And coming to Him as to a living stone which has been rejected by men, but is choice and precious in the sight of God, you also, as living stones, are being built up as a spiritual house for a holy priesthood, to offer up spiritual sacrifices acceptable to God through Jesus Christ. (1 Peter 2:4-5) (LSB)
Never having been involved in ancient Judaism, we don’t really understand the elements of priesthood that become ours as believers. We are all the poorer for our lack of knowledge.
So how are we to understand the priesthood? Here are six characteristics and their parallels to the believer’s priesthood.
Now as for you, bring near to yourself Aaron your brother, and his sons with him, from among the sons of Israel, to minister as priests to Me—Aaron, Nadab and Abihu, Eleazar and Ithamar, Aaron’s sons. (Exodus 28:1)
Nobody volunteered for the priesthood. There weren’t any applications to be filled out and filed with Moses for him to select from. Nobody voted on who the priests would be. God sovereignly chose Aaron, Nadab, Abihu, Eleazar, and Ithamar, and out of their loins was to come the priesthood chosen by God.
Priesthood is an elect privilege. And so it is with our priesthood (John 15:16). If you are a priest today, it is because you are a Christian. And if you are a Christian, it is because you are chosen before the foundation of the world to belong to God.
Before embarking on their priestly duties, there was a cleansing that Aaron and his sons had to go through (Leviticus 8). They were washed, anointed and clothed. They were atoned for by a sin offering and sprinkled with blood.
It was quite an operation that they had to go through. But it all says the same thing: You can’t enter the priesthood until you have been cleansed and forgiven of sin.
Our Lord Jesus says to His disciples in John 13:8, “If I do not wash you, you have no part with Me.”
Jesus washed His people. Titus 3:5 says, “He saved us, not by works which we did in righteousness, but according to His mercy, through the washing of regeneration and renewing by the Holy Spirit.”
You became a priest because you were cleansed.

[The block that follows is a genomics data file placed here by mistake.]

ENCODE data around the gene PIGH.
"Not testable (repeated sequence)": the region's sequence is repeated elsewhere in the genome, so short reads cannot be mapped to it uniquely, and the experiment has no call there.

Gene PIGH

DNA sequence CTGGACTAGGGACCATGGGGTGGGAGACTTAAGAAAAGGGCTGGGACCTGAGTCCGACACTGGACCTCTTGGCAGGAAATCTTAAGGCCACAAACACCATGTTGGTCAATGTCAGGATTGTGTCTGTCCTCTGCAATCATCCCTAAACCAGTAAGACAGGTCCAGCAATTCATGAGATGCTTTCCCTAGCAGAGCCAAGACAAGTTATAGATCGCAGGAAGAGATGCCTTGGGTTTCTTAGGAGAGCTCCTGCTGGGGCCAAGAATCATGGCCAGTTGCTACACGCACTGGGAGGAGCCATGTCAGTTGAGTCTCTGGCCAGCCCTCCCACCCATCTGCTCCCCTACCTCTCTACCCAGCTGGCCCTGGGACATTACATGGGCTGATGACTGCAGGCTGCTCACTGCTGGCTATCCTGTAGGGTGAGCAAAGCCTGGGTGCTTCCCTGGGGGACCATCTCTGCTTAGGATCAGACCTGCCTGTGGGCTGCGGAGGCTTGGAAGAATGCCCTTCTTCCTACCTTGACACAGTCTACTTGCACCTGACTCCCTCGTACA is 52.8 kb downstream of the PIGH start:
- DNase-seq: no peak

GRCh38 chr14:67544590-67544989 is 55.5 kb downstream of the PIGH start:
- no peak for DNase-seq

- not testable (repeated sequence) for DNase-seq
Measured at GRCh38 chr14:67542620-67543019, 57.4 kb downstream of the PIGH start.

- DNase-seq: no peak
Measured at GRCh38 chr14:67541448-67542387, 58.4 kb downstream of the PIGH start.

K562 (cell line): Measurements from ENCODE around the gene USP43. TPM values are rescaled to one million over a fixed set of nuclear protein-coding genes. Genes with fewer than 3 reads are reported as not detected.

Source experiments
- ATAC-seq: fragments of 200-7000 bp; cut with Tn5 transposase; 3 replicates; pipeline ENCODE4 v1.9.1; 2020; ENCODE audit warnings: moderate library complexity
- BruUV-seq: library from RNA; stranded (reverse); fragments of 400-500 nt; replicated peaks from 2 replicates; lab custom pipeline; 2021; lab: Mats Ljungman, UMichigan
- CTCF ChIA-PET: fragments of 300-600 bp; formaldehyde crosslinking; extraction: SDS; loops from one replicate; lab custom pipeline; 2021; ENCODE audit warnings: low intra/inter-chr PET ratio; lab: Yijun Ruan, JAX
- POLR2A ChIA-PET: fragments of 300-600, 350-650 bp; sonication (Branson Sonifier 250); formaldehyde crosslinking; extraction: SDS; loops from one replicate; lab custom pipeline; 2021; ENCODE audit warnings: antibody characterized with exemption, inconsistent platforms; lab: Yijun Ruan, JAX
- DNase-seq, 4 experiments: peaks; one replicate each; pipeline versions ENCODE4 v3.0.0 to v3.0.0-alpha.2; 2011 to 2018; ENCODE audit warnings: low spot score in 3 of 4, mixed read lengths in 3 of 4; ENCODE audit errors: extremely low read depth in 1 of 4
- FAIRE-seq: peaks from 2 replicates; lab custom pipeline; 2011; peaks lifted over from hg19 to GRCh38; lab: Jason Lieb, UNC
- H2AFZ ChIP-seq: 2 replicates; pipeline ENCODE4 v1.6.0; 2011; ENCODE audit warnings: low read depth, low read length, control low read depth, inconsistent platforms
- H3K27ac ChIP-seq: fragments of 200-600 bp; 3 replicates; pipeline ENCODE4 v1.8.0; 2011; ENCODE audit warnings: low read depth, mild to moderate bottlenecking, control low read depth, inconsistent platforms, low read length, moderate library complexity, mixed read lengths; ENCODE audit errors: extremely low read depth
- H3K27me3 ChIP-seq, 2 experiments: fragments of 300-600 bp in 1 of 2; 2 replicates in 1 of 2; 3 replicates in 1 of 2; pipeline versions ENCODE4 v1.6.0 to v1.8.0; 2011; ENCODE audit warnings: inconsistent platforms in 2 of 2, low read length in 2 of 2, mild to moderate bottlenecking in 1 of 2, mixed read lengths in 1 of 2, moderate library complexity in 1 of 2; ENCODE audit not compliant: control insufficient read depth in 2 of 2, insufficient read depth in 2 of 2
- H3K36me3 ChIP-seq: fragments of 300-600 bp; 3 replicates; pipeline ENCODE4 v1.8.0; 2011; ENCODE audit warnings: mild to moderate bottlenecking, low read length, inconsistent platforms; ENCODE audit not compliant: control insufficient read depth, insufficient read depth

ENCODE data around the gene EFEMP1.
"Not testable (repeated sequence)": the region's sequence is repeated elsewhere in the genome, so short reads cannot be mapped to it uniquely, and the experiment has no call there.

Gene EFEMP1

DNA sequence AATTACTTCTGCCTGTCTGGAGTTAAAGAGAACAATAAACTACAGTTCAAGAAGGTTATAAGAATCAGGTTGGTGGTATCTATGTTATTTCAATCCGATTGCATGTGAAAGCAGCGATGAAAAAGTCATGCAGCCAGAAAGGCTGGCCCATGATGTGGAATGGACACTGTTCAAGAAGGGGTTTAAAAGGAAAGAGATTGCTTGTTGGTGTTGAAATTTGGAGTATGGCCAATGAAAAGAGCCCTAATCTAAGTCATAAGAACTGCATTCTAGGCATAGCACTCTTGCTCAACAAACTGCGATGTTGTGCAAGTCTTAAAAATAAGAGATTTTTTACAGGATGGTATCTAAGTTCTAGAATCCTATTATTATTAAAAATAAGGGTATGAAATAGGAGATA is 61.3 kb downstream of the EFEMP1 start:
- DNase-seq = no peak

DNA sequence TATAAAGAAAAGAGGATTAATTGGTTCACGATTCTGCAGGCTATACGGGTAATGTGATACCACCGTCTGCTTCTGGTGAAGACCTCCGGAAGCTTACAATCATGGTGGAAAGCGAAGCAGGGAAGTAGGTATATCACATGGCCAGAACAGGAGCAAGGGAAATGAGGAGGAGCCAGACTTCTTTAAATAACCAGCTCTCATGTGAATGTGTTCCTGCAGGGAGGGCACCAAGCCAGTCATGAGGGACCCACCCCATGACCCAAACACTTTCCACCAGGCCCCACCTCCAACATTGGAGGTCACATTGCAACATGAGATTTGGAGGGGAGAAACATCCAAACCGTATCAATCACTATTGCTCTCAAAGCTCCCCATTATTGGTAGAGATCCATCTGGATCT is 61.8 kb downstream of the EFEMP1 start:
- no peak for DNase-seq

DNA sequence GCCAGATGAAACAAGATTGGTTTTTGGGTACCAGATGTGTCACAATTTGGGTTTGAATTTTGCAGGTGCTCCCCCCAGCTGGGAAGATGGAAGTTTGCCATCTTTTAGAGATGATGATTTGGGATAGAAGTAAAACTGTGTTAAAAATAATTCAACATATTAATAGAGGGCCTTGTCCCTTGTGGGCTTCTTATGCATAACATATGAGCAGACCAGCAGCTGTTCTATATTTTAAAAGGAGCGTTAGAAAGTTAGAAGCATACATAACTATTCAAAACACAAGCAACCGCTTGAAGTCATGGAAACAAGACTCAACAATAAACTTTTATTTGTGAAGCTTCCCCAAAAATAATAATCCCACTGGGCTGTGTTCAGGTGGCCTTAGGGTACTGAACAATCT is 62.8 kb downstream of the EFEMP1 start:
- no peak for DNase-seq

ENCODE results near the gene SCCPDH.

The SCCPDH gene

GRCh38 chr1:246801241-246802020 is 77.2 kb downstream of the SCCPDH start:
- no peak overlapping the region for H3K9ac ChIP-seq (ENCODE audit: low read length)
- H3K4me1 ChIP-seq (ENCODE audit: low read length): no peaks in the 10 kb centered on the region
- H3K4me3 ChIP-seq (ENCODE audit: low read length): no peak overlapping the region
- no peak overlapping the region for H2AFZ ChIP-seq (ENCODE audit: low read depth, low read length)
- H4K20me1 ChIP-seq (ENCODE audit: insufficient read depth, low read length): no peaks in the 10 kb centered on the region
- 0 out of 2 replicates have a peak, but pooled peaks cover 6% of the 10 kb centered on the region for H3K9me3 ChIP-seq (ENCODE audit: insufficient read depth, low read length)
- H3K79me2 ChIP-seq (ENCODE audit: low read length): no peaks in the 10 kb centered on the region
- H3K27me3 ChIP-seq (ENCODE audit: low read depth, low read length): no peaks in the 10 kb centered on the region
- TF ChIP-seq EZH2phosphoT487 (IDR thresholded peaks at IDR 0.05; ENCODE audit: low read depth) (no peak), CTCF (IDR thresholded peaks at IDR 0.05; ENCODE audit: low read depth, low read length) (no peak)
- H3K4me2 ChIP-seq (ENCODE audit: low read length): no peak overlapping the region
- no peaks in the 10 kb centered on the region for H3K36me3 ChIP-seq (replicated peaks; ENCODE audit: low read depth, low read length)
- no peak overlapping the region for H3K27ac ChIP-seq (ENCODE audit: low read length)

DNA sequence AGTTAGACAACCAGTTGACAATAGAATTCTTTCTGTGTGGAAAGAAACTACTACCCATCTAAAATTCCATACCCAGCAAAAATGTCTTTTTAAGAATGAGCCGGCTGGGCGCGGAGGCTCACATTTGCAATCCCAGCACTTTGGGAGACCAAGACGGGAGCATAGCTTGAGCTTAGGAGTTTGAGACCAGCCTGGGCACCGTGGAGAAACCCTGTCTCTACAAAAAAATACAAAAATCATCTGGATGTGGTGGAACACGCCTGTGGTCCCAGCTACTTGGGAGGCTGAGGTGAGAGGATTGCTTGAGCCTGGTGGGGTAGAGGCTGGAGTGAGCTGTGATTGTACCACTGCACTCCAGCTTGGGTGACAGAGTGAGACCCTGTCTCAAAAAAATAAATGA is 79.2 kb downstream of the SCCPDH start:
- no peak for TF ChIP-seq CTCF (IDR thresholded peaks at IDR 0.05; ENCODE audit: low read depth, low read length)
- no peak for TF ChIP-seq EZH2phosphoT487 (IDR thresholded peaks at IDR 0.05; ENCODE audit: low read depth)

The priests were given special garments (Exodus 28). And the garments all symbolized the priests’ unique call to purity and virtue and to identification with God. When you saw the garment of a priest, it symbolized purity, virtue and identification with God, as God’s representative. Priests were called to holiness. They were called to look different in order that everyone might know that they belonged to God.
In Psalm 132:9 we find the spiritual significance of this: “Her priests also I will clothe with salvation.”
You are a priest because you have been clothed with the garments of salvation.
As part of the cleansing ceremony, Aaron and his sons were anointed with oil.
What is this anointing? It’s really very simple. It was the identification that the power and presence of God would rest on the priests. It symbolized the Holy Spirit.
And is it not true that we who are priests have been anointed with the Holy Spirit? In 1 John 2:27 we are reminded of this wonderfully: “And as for you, the anointing whom you received from Him abides in you.”
Who is this anointing that abides in us? The Holy Spirit. And the Holy Spirit is equated with power:
But you will receive power when the Holy Spirit has come upon you. (Acts 1:8)
The priests in the Old Covenant could do what nobody else could do. They could go where nobody else could go. They could act in ways that nobody else could act. They had special authority and privilege, and that has been granted to us in the anointing of the Spirit of God.
Priests were not just empowered or anointed, but prepared.